12. Unity Gain: A unity gain amplifier maintains a gain of 1, effectively providing no amplification. The output voltage mirrors the input voltage, earning it the moniker of a voltage follower amplifier.


The Top 10 Op-Amp ICs


LM741


LM741.png


The LM741 stands as another timeless monolithic amplifier, originally crafted and brought to life back in 1981, tailored for a multitude of general-purpose applications. This versatile component is available in three packaging options: the 8-pin PDIP (Plastic Dual Inline Package), the 8-pin CDIP (Ceramic Dual Inline Package), and the TO-99 package. Let's delve into its intriguing attributes below:


  • Maximum Supply Voltage: ±22 V

  • Maximum Input Voltage: ±15 V

  • Voltage Gain: 200V/mV

  • Built-in Output Short Circuit Protection

  • Low Offset Voltage: 6mV (maximum), with a drift of 15 µV/°C

  • Input Offset Current: 70nA (maximum), with a drift of up to 0.5 nA/°C

  • Input Resistance: 6M ohms

  • Maximum Output Short Circuit Current: 40 mA

  • Common Mode Rejection Ratio (CMRR): 90 dB (maximum)

  • Maximum Peak-to-Peak Output Voltage Swing: 16V

  • Bandwidth: 1.5 MHz (Maximum)

  • Slew Rate: 0.7 V/µs (Maximum)

  • Operating Temperature Range: -50 to 125°C


The LM741 finds its application in various roles, serving as a comparator, DC amplifier, summing amplifier, integrator, differentiator, and active filter.


Part Number: LM741


Similar Products: UA741, µA741


Read More: LM741 Op-AMP IC Pinout, Circuit, Datasheet, and Uses


LM358N

LM358N.png


The LM358N is a versatile operational amplifier, meticulously crafted and introduced by Texas Instruments in the year 2000. Engineered for a wide array of general-purpose applications, this dual Op-Amp is designed to operate with a single supply. It is available in multiple packages, including TO-CAN, DSBGA (Die-Size Ball Grid Array), SOIC (Small Outline Integrated Circuit), and PDIP (Plastic Dual Inline Package). Let's explore its intriguing features:


  • Maximum Supply Voltage: 32 V

  • Voltage Gain: 100 V/mV

  • Continuous Output Short Circuit Protection

  • Low Offset Voltage: 5mV (maximum), with a drift of 7µV/°C

  • Input Offset Current: 100nA (maximum), with a drift of up to 10 pA/°C

  • Input Resistance: 10MΩ

  • Maximum Output Short Circuit Current: 60 mA

  • Output Resistance: 300Ω

  • Common Mode Rejection Ratio (CMRR): 70 dB (maximum)

  • Maximum Peak-to-Peak Output Voltage Swing: 16V

  • Bandwidth: 1 MHz

  • Slew Rate: 0.9 V/µs (Maximum)

  • Operating Temperature Range: 0 to 70°C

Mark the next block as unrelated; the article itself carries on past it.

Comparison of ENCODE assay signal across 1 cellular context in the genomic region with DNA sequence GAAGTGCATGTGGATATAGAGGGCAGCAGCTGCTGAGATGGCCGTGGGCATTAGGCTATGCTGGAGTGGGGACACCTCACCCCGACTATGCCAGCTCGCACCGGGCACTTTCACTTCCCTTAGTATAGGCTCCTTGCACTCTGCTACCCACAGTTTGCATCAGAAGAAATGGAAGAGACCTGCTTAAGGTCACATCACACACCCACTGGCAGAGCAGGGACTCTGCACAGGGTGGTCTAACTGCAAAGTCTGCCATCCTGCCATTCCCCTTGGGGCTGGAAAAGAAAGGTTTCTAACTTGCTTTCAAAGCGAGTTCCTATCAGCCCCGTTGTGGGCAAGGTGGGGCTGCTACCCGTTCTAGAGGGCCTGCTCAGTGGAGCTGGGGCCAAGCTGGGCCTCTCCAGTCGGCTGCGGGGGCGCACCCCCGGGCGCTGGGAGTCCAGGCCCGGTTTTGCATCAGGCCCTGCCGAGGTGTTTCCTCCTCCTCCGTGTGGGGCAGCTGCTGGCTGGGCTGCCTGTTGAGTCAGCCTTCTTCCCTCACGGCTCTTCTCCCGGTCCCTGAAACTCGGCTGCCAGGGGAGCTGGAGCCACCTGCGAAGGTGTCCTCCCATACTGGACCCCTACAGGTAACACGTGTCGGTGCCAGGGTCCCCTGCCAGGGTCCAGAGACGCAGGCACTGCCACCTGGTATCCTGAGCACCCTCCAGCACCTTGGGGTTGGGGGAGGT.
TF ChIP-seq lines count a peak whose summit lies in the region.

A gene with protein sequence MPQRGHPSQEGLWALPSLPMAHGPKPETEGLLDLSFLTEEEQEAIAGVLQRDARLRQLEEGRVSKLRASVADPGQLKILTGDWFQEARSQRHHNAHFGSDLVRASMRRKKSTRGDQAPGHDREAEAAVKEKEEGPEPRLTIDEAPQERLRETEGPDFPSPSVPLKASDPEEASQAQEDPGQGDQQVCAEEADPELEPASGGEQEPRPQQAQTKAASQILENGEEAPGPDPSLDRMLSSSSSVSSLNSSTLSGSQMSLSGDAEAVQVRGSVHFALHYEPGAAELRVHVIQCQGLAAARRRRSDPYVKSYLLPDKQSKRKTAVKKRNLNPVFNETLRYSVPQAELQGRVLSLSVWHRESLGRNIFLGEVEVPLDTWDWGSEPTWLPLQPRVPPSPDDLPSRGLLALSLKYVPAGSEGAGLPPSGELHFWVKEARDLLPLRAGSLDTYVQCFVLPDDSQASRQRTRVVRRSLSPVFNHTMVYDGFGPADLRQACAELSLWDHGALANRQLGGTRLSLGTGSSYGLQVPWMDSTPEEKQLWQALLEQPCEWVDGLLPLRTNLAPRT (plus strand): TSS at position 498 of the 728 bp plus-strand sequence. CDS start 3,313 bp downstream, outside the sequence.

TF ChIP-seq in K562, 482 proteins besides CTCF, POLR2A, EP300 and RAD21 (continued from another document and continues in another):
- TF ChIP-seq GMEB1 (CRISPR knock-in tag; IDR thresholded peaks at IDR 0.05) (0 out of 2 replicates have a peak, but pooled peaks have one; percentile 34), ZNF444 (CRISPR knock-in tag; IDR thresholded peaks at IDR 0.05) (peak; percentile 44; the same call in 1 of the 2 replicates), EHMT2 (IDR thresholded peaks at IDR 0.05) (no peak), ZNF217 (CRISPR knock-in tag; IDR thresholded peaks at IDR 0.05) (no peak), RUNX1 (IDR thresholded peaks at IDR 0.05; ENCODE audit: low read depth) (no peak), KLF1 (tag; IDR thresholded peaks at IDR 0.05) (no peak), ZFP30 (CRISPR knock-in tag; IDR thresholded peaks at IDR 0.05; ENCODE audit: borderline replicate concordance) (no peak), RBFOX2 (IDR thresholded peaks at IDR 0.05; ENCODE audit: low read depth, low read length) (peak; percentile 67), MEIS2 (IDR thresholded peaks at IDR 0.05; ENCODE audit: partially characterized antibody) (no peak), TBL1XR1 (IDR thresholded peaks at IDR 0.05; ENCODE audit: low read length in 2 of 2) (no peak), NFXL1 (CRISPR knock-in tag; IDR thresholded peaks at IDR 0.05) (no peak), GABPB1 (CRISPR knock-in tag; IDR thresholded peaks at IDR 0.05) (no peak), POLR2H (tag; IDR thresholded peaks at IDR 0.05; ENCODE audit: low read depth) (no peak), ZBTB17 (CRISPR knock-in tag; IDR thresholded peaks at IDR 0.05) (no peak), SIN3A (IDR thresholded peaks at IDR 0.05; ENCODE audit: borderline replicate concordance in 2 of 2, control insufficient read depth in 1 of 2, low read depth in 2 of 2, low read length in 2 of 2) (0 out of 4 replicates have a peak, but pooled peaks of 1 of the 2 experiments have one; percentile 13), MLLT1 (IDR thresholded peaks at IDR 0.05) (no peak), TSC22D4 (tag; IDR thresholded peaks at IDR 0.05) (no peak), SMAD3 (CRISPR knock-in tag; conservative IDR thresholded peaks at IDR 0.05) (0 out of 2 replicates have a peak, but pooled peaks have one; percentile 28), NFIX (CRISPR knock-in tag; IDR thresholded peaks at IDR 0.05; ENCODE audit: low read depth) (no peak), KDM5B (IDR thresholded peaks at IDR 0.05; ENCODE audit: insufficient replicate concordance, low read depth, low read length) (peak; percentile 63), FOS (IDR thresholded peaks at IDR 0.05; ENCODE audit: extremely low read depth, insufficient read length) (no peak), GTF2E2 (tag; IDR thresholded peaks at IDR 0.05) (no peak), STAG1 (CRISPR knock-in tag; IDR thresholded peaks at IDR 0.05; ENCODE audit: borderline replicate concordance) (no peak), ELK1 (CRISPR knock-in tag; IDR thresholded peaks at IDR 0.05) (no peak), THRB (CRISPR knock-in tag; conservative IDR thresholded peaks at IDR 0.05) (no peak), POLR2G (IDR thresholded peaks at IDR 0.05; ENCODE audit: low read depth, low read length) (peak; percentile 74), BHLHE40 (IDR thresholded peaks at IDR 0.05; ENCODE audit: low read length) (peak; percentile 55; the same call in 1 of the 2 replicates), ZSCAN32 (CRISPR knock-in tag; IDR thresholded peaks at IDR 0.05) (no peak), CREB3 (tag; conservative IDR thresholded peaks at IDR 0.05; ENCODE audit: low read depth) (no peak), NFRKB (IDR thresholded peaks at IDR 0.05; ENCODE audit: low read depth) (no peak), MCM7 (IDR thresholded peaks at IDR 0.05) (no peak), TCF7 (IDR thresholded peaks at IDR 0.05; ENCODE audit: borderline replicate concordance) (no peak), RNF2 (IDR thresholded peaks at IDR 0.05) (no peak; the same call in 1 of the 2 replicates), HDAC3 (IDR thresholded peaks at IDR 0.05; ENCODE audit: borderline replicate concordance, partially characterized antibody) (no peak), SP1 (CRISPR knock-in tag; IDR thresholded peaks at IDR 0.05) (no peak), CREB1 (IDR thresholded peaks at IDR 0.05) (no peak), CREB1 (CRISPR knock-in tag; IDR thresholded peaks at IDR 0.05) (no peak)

The LM358N finds its application in a wide range of scenarios, including active filters, general signal conditioning, and amplification, 4- to 20-mA current loop transmitters, uninterruptible power supplies, programmable logic controllers, and more. We have already provided a detailed introduction to LM358N Op-Amp in the last article and also have more information on LM358 IC waiting for you explore!


Part Number: LM358N


Similar Products: LM358B, LM358(ST)


LM324

LM324.png


The LM324N is a quad operational amplifier engineered for general-purpose applications. This versatile device operates on a single supply. It is available in various packages, including the 14-pin PDIP (Plastic Dual Inline Package), 14-pin CDIP (Ceramic Dual Inline Package), 14-pin SOIC (Small Outline Integrated Circuit), and 14-pin TSSOP (Thin-shrink small outline package). Let's explore its intriguing features:


  • Maximum Supply Voltage: 32 V

  • Voltage Gain: 100 V/mV

  • Input Bias Current: 100nA

  • Built-in Output Short Circuit Protection

  • Low Offset Voltage: 3mV (maximum), with a drift of 30µV/°C

  • Input Offset Current: 30nA (maximum), with a drift of up to 300 pA/°C

  • Maximum Output Short Circuit Current: 60 mA

  • Output Resistance: 350Ω

  • Common Mode Rejection Ratio (CMRR): 85 dB (maximum)

  • Maximum Peak-to-Peak Output Voltage Swing: 16V

  • Bandwidth: 1 MHz

  • Operating Temperature Range: 0 to 70°C


The LM324N finds its application in a wide range of scenarios, including oscillators, rectifiers, amplifiers, and comparators.


Part Number: LM324


Similar Products: LM324 (ON Semiconductors)


NE5532

NE5532.jpg


The NE5532, introduced by Texas Instruments in 1979, is a cost-effective dual supply amplifier tailored for high-performance applications that demand efficient budget solutions. This versatile device is available in 8-pin PDIP (Plastic Dual Inline Package) and 8-pin SOIC (Small Outline Integrated Circuit) packages. Let's delve into its compelling features:


  • Maximum Supply Voltage: ±15 V

  • Supply Current: 10 mA (maximum) for each Op-Amp

  • Input Bias Current: 1000nA

  • Built-in Output Short Circuit Protection

  • Low Offset Voltage: 5 mV

  • Input Offset Current: 200nA

  • Maximum Output Short Circuit Current: 60 mA

  • Input Resistance: 300KΩ

  • Output Resistance: 0.3Ω

  • Common Mode Rejection Ratio (CMRR): 100 dB (maximum)

  • Maximum Peak-to-Peak Output Voltage Swing: 26 V

  • Bandwidth: 10 MHz (maximum)

  • Slew Rate: 9 V/μs (maximum)

  • Operating Temperature Range: -65 to 150°C


The NE5532 finds applications in various areas, including AV receivers, audio mixers, high-performance audio preamplifiers, and more.


Part Number: NE5532A


Similar Products: NE5532 (ON Semiconductor), 5962-9760301QPX


NE5534

NE5534.png